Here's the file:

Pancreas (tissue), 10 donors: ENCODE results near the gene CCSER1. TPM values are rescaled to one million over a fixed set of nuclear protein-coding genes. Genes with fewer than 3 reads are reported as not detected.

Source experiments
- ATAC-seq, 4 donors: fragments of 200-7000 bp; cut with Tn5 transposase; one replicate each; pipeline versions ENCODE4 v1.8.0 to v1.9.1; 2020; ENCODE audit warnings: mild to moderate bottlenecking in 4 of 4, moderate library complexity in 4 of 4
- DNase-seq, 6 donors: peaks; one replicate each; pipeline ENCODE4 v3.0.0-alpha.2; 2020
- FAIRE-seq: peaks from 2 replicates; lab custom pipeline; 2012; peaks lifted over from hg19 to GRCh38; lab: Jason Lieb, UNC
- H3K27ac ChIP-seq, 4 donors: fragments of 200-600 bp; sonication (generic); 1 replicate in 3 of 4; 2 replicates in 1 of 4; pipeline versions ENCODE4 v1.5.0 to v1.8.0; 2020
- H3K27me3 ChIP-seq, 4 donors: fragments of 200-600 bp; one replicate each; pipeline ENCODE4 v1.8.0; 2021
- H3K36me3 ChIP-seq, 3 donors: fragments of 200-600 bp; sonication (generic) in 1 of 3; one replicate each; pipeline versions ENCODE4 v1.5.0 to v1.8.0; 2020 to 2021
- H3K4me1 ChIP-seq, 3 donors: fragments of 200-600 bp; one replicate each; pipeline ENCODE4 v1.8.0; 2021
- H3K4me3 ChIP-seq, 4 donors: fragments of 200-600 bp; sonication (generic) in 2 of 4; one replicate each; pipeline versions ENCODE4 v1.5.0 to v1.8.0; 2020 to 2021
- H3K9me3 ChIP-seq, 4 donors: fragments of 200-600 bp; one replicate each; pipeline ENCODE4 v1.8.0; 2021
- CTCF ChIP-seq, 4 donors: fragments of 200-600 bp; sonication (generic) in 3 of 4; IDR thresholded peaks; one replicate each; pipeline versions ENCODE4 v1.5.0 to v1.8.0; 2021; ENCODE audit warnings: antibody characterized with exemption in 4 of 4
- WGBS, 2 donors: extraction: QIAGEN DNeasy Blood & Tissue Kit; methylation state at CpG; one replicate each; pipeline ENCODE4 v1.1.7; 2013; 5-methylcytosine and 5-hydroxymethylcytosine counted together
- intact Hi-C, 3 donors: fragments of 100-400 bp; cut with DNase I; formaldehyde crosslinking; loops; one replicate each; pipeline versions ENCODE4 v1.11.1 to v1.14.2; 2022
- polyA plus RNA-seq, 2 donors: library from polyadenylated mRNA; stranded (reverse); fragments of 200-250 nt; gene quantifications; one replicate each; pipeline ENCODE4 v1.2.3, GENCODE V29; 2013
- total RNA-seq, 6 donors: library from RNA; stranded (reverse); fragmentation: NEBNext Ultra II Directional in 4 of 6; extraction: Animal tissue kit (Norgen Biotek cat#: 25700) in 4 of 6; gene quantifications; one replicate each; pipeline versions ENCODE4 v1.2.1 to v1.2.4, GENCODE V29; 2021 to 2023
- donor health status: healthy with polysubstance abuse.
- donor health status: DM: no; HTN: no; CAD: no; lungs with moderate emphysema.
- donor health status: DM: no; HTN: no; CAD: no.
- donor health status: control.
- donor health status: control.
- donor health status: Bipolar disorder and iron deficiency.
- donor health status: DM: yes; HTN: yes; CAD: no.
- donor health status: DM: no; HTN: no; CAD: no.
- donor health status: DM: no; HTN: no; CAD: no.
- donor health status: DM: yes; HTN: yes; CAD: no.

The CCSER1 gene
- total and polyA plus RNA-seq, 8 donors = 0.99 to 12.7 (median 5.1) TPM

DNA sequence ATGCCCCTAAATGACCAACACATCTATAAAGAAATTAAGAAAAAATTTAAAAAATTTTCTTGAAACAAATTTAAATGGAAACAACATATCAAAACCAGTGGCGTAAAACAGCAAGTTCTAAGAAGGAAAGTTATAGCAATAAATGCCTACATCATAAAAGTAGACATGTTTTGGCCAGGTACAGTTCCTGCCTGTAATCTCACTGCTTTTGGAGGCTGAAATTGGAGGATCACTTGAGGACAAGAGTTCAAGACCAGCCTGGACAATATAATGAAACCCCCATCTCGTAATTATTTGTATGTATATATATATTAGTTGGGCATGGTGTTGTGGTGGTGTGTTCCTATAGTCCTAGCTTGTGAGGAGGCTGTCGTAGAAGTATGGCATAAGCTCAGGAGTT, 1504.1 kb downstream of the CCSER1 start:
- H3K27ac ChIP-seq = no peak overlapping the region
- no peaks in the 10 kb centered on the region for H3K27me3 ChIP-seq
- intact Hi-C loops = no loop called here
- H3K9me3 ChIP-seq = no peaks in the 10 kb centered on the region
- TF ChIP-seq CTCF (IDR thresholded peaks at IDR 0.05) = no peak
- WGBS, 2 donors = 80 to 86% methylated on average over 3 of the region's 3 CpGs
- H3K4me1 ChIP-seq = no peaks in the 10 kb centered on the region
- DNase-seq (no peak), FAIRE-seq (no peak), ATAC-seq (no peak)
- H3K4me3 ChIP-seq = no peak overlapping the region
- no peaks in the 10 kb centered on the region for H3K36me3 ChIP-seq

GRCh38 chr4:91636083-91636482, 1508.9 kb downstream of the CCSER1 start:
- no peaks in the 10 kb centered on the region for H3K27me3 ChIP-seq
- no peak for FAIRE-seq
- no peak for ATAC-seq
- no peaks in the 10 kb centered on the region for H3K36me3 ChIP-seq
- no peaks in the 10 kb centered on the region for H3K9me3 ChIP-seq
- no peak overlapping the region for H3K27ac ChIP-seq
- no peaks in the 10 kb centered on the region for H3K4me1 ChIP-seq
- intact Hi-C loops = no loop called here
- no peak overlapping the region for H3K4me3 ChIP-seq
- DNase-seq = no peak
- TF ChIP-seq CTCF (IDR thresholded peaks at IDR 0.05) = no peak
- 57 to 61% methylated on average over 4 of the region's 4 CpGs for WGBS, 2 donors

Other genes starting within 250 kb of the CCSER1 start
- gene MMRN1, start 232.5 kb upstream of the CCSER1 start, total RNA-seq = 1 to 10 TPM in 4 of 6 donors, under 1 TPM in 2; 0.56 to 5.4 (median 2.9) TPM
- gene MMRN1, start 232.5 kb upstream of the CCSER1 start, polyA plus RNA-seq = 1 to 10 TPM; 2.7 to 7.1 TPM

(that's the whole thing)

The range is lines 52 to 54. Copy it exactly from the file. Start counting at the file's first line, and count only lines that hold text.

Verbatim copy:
- 57 to 61% methylated on average over 4 of the region's 4 CpGs for WGBS, 2 donors

Other genes starting within 250 kb of the CCSER1 start
- gene MMRN1, start 232.5 kb upstream of the CCSER1 start, total RNA-seq = 1 to 10 TPM in 4 of 6 donors, under 1 TPM in 2; 0.56 to 5.4 (median 2.9) TPM